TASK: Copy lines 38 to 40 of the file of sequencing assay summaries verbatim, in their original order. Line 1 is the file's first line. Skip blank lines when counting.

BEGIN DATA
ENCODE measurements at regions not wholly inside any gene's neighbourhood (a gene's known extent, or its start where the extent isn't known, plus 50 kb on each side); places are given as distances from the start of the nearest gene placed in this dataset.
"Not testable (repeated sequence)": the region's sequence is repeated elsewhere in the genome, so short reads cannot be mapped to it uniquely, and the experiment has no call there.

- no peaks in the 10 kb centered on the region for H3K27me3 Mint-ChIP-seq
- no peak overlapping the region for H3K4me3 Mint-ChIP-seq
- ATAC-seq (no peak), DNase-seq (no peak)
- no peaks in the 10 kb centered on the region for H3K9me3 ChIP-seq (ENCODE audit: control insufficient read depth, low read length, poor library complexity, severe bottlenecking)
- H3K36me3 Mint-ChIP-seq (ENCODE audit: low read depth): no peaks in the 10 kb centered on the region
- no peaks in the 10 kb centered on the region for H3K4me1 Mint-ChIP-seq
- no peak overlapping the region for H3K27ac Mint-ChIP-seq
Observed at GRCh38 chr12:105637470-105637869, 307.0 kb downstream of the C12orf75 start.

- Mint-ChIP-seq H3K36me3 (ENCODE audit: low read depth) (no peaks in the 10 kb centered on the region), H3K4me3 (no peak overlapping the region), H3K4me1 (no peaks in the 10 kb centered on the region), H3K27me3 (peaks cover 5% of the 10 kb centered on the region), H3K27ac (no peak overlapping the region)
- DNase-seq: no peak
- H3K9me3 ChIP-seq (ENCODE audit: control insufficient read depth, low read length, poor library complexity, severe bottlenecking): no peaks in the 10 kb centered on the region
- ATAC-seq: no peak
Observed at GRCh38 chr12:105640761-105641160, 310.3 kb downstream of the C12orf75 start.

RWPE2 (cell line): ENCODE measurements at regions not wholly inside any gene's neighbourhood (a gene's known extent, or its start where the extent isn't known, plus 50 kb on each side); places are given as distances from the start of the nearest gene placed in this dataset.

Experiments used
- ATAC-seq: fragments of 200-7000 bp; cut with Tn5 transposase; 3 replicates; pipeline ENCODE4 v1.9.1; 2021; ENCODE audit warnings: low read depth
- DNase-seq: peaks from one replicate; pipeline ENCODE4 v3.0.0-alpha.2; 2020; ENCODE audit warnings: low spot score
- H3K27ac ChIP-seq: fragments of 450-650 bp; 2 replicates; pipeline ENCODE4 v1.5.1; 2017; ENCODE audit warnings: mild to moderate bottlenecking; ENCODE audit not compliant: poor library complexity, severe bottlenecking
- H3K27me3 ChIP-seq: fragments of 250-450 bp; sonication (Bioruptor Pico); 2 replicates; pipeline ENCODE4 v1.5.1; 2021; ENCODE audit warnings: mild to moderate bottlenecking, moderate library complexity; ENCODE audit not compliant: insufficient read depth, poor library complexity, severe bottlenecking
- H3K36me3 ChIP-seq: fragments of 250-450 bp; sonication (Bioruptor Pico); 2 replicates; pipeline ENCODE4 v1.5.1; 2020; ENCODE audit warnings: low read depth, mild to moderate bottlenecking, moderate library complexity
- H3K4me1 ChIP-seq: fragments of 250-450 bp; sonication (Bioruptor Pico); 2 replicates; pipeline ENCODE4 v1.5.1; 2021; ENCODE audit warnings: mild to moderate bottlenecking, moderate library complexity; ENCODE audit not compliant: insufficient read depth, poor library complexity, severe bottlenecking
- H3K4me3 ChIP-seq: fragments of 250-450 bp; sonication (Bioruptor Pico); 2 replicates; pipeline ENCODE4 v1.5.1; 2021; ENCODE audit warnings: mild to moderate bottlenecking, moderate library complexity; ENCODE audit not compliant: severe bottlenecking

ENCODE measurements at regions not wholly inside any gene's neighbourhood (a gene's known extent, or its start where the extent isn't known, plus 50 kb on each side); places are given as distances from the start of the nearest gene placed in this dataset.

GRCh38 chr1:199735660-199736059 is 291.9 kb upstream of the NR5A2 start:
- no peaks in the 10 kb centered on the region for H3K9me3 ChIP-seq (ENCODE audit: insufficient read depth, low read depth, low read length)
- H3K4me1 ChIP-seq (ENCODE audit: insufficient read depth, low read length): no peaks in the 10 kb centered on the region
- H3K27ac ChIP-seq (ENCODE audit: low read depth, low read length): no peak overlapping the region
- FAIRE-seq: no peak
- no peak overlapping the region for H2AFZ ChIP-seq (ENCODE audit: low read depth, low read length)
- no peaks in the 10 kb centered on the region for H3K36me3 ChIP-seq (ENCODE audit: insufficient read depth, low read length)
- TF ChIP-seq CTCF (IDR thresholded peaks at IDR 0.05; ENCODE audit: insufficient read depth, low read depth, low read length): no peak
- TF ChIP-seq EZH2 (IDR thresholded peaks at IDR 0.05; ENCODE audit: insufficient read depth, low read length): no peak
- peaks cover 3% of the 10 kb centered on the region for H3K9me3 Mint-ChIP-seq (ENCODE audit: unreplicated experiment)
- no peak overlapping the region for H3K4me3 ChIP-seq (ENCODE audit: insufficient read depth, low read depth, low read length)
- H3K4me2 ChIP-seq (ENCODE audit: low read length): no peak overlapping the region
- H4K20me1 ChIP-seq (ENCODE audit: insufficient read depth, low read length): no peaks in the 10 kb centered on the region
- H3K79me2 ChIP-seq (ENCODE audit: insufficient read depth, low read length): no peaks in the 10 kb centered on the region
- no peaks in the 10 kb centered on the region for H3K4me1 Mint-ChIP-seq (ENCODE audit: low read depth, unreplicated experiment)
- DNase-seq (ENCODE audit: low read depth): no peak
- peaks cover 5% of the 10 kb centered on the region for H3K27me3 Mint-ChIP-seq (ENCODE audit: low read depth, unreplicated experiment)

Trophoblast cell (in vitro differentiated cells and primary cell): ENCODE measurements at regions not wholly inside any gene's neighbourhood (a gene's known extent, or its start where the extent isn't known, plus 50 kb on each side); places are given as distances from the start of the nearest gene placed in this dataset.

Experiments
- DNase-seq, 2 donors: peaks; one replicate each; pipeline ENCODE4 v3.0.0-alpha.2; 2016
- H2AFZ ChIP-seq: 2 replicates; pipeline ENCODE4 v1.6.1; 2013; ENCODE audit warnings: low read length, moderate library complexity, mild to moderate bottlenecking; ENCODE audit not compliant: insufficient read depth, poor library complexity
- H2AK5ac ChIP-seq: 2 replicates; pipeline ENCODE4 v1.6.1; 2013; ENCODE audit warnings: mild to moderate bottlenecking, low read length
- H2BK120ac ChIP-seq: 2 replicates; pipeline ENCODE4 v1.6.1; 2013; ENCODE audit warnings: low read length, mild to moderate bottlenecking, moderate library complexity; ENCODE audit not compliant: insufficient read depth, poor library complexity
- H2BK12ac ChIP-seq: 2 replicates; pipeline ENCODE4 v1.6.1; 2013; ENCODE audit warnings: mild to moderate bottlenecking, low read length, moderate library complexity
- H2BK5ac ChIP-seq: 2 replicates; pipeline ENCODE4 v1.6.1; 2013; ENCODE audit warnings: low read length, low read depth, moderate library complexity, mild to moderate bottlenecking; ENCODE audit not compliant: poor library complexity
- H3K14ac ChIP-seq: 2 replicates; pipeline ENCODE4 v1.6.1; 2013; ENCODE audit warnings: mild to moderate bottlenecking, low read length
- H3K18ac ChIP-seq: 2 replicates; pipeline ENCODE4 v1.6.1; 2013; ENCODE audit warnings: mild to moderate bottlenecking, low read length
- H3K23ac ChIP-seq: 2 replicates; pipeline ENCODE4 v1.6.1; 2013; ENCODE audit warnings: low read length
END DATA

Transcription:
- H4K20me1 ChIP-seq (ENCODE audit: insufficient read depth, low read length): no peaks in the 10 kb centered on the region
- H3K79me2 ChIP-seq (ENCODE audit: insufficient read depth, low read length): no peaks in the 10 kb centered on the region
- no peaks in the 10 kb centered on the region for H3K4me1 Mint-ChIP-seq (ENCODE audit: low read depth, unreplicated experiment)